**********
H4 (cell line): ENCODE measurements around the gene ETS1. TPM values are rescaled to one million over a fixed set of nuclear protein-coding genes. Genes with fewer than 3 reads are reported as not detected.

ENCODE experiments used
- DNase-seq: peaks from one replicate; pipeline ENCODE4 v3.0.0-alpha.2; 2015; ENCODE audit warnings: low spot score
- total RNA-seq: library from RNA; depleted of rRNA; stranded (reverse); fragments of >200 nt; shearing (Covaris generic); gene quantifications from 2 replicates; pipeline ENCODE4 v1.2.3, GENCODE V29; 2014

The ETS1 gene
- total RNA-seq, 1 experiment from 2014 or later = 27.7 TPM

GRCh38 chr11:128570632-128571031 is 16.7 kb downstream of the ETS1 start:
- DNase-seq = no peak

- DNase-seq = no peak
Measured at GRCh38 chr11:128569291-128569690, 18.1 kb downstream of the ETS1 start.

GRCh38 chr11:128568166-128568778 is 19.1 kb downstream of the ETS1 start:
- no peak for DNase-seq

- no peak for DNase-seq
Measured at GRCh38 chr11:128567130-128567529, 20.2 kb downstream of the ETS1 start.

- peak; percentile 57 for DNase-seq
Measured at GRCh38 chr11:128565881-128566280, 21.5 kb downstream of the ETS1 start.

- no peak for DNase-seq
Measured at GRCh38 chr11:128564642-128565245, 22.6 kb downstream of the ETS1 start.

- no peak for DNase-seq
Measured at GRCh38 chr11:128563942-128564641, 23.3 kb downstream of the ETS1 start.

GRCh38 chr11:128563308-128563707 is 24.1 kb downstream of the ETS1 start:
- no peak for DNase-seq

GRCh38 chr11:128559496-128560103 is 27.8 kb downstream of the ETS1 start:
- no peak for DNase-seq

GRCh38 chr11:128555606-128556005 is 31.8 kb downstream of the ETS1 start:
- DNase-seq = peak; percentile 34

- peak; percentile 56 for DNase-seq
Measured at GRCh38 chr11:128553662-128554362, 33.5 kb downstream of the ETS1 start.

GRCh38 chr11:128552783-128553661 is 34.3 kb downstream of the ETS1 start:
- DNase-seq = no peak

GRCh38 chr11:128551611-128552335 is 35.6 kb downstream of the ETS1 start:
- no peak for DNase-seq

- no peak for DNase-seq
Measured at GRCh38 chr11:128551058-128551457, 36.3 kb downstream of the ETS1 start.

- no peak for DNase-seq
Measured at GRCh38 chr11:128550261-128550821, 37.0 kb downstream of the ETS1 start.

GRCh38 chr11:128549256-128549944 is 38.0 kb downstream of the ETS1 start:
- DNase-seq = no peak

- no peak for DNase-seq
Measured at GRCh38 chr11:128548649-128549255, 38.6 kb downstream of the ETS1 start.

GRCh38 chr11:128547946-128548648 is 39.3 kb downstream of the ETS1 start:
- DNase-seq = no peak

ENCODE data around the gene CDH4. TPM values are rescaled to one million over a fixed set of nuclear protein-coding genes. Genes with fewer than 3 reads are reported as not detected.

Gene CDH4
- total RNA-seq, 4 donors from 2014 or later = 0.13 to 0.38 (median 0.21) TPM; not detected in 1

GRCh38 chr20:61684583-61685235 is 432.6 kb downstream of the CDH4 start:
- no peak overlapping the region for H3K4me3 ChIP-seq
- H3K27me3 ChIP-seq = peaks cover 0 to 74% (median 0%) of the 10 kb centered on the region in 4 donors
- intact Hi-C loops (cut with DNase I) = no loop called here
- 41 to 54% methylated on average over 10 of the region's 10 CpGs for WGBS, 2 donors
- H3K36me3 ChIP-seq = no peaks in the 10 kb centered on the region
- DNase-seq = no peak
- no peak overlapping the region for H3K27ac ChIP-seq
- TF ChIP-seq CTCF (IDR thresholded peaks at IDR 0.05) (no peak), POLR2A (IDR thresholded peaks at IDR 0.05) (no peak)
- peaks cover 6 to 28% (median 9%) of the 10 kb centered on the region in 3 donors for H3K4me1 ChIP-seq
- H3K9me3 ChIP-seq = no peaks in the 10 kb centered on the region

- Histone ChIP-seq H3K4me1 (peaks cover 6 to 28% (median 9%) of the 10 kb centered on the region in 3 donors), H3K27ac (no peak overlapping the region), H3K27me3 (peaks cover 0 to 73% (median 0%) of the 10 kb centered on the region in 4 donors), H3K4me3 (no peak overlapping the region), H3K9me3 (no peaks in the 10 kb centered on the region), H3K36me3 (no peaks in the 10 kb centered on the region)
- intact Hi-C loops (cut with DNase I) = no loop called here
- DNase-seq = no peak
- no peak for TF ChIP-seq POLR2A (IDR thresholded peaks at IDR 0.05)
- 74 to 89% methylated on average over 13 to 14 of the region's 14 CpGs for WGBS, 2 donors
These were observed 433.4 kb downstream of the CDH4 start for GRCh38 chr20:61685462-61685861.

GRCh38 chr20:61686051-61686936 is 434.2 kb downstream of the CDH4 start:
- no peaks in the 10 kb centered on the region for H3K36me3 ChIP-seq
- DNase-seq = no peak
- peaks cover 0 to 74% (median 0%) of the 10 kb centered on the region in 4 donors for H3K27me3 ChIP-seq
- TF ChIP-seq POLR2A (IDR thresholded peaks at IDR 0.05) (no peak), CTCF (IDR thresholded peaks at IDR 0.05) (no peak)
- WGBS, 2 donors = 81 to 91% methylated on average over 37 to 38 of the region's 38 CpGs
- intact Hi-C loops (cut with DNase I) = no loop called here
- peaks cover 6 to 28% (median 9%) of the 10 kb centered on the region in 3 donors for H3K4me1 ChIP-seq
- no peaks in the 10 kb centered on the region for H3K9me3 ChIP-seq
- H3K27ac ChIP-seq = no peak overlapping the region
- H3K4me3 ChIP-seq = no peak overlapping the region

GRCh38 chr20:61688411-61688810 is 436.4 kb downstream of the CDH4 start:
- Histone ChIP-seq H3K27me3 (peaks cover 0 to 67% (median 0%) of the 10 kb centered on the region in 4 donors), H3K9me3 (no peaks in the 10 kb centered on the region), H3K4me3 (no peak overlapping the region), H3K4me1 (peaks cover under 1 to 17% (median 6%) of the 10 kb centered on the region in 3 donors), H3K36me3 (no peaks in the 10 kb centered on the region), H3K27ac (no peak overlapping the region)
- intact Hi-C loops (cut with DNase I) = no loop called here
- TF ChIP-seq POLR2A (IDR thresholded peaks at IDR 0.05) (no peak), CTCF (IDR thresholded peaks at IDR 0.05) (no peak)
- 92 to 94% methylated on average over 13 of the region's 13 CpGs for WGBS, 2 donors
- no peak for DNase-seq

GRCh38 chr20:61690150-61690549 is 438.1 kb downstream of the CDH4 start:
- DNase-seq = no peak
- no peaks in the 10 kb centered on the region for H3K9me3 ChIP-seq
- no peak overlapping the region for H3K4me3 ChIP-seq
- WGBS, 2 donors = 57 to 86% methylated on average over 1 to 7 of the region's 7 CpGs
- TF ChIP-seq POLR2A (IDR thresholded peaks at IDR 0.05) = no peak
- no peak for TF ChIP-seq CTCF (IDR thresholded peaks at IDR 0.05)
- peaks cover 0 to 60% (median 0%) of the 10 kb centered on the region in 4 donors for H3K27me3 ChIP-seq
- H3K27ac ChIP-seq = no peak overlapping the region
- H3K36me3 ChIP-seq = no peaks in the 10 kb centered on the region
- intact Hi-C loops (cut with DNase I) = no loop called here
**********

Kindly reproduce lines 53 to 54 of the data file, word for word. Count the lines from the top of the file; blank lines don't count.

- no peak overlapping the region for H3K27ac ChIP-seq
- TF ChIP-seq CTCF (IDR thresholded peaks at IDR 0.05) (no peak), POLR2A (IDR thresholded peaks at IDR 0.05) (no peak)